“Strength training has a way of making you feel very hungry,” Cording says. And, if you’re not thinking ahead of how to get in a balanced meal, you could end up eating tons of empty calories that aren’t nutrient dense.
“Ideally, you want each meal to have protein, healthy fat, and fiber,” Cording says. For breakfast, that might mean having avocado toast on a slice of whole-grain bread, topped with tomato and scrambled eggs, she says.
7. You’re drinking too much.
Alcohol can be a sneaky source of empty calories that work against your weight-loss efforts, Matheny says. And, if you tend to drink more than one beverage at a time, those calories can really add up. What’s more, alcohol can raise cortisol levels and even hinder your reaction time or ability to work out as intensely, so you may not be getting in as meaningful of strength-training sessions as you think if you’re drinking regularly.
The best way to cut cals from alcohol is to stop drinking, Matheny says (you know this!). But, if that’s not something you’re okay with, try changing up your drinking habits. Consider sticking to just one drink once or twice a week, for example, or switch to lower-calorie drinks like a vodka and soda while avoiding sugary cocktails like margaritas and piña coladas.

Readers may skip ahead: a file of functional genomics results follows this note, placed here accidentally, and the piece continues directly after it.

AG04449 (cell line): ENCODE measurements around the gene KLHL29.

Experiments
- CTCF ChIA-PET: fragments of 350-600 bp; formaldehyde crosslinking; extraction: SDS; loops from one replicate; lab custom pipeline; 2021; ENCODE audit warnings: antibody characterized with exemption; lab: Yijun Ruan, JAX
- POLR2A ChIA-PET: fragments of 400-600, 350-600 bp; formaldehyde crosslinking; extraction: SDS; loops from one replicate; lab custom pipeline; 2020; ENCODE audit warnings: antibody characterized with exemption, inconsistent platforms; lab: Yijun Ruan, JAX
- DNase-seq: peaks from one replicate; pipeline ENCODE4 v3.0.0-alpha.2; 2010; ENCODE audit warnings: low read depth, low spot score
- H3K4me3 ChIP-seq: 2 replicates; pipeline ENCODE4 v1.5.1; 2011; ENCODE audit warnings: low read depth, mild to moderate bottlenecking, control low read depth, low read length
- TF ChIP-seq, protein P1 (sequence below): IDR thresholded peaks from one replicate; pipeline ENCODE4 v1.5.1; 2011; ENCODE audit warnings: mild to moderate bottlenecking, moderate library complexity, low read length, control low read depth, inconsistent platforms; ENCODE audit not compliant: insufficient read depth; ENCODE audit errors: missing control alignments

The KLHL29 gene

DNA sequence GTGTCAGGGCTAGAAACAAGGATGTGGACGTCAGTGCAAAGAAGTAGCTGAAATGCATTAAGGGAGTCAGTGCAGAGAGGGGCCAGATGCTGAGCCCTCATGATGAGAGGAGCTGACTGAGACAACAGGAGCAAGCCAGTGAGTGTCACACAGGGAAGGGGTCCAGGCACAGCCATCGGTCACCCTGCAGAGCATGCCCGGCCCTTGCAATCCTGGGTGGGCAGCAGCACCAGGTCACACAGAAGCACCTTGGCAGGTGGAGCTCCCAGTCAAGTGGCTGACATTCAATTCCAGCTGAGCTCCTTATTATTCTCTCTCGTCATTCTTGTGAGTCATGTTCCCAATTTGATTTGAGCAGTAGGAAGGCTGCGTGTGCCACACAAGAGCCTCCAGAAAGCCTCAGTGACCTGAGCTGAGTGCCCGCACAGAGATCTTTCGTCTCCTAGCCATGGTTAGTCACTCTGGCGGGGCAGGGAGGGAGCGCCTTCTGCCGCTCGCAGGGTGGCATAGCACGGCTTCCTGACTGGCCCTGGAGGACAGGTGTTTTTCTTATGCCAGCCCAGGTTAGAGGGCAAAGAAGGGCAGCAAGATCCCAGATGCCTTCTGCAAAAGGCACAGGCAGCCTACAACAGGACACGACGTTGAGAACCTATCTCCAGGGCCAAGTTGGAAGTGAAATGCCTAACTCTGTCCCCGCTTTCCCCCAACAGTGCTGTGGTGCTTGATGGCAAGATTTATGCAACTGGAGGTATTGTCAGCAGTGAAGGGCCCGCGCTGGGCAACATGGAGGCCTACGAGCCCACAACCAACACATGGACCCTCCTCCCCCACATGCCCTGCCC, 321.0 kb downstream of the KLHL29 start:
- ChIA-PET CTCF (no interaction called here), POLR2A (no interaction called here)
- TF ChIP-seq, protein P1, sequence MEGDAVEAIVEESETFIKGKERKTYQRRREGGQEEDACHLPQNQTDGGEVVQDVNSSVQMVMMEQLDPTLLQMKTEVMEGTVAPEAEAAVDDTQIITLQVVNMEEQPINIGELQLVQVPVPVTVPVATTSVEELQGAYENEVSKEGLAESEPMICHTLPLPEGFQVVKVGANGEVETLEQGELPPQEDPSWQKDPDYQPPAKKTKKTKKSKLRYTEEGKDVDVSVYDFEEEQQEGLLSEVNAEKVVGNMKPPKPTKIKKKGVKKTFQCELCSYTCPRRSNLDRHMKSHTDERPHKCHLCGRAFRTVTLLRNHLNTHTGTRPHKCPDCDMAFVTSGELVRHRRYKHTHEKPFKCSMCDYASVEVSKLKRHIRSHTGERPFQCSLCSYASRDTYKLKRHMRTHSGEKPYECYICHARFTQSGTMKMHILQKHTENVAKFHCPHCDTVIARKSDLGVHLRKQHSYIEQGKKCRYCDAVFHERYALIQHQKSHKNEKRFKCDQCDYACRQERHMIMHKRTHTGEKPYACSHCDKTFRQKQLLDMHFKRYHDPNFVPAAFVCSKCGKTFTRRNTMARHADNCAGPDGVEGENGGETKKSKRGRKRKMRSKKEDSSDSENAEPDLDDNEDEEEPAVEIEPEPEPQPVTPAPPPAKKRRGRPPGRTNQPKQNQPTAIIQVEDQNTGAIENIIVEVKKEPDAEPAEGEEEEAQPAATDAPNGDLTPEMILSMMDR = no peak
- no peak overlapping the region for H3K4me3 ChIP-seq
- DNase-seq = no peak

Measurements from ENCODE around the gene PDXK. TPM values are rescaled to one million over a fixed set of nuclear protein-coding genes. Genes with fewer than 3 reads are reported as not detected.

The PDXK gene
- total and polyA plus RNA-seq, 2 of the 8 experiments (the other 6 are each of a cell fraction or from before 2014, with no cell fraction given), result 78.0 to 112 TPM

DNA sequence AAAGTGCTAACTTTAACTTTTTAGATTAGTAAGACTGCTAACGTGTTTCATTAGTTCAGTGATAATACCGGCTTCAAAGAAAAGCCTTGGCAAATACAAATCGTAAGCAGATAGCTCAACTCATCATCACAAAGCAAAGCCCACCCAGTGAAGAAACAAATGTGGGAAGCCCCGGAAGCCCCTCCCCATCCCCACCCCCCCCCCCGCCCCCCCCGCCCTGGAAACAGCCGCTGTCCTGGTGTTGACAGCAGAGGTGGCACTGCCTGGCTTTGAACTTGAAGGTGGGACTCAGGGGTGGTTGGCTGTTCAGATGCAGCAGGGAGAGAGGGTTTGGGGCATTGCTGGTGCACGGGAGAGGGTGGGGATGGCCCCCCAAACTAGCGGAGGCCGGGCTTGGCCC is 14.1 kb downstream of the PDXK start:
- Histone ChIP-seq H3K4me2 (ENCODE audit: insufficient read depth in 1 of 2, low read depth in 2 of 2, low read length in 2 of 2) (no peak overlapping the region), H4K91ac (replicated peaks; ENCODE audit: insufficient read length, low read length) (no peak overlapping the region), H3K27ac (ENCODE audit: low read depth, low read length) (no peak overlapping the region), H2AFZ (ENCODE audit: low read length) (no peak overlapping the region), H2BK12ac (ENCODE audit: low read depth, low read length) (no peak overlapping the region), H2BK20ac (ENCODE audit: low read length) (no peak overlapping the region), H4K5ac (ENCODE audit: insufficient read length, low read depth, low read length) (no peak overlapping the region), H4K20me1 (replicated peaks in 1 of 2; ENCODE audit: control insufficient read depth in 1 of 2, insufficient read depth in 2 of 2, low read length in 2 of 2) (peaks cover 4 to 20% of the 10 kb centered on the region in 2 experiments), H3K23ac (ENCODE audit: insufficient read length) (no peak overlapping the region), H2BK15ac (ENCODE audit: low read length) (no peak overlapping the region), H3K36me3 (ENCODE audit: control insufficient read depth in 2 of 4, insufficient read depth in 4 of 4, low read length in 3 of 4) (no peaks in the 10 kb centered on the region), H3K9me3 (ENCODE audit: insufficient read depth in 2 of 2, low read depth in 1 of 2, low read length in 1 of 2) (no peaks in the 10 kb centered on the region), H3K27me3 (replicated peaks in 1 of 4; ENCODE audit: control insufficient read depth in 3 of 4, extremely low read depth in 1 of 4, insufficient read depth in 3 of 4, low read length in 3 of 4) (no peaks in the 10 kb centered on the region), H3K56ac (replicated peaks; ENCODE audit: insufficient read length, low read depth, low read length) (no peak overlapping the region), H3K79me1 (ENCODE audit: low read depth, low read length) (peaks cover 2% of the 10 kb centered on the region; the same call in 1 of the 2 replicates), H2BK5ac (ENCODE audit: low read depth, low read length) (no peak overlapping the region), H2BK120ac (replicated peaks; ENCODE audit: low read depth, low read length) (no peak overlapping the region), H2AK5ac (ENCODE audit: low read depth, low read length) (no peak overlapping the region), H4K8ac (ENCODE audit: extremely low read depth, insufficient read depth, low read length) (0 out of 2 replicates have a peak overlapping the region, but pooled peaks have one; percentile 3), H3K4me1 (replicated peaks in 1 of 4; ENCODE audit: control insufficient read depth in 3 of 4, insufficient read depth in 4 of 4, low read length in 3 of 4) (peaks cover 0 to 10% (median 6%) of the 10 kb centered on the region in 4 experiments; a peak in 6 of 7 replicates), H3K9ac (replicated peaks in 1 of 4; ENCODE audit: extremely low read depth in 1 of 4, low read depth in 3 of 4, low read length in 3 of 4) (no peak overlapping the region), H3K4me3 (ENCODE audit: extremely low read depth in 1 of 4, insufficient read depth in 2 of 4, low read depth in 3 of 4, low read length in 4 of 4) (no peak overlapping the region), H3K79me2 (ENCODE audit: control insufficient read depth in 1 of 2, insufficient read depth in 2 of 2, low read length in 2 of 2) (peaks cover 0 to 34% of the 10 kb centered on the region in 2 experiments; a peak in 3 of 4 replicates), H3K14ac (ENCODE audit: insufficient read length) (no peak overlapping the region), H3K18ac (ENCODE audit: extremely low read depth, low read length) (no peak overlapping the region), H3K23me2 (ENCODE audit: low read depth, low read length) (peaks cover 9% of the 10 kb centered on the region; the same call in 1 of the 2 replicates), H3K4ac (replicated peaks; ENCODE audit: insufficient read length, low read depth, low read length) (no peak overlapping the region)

8. You aren’t allowing yourself enough recovery time.
It seems weird that you need to rest in order to lose weight, but there’s actually something to this. “You don’t get stronger while you’re working out,” Matheny says. “You get stronger when your body recovers.” If you’re not allowing your body enough time or giving it proper nutrition, you’re just not going to see improvements.
Another thing to consider, per Matheny: Trying to go really hard all the time with no rest will make it difficult for you to put in enough effort. Still, he says, “24 hours of rest is typically good for most people. Just try not to train the same muscle group over consecutive days.” It’s a good idea to focus on legs one day, then do an arm day the next day.
If you’ve tried these tweaks and you’re still not getting anywhere, it’s a good idea to chat with a professional, like a trainer at your local gym. They should be able to help you figure out what’s going on and get you on the right path to success.
Korin Miller is a freelance writer specializing in general wellness, sexual health and relationships, and lifestyle trends, with work appearing in Men’s Health, Women’s Health, Self, Glamour, and more. She has a master’s degree from American University, lives by the beach, and hopes to own a teacup pig and taco truck one day.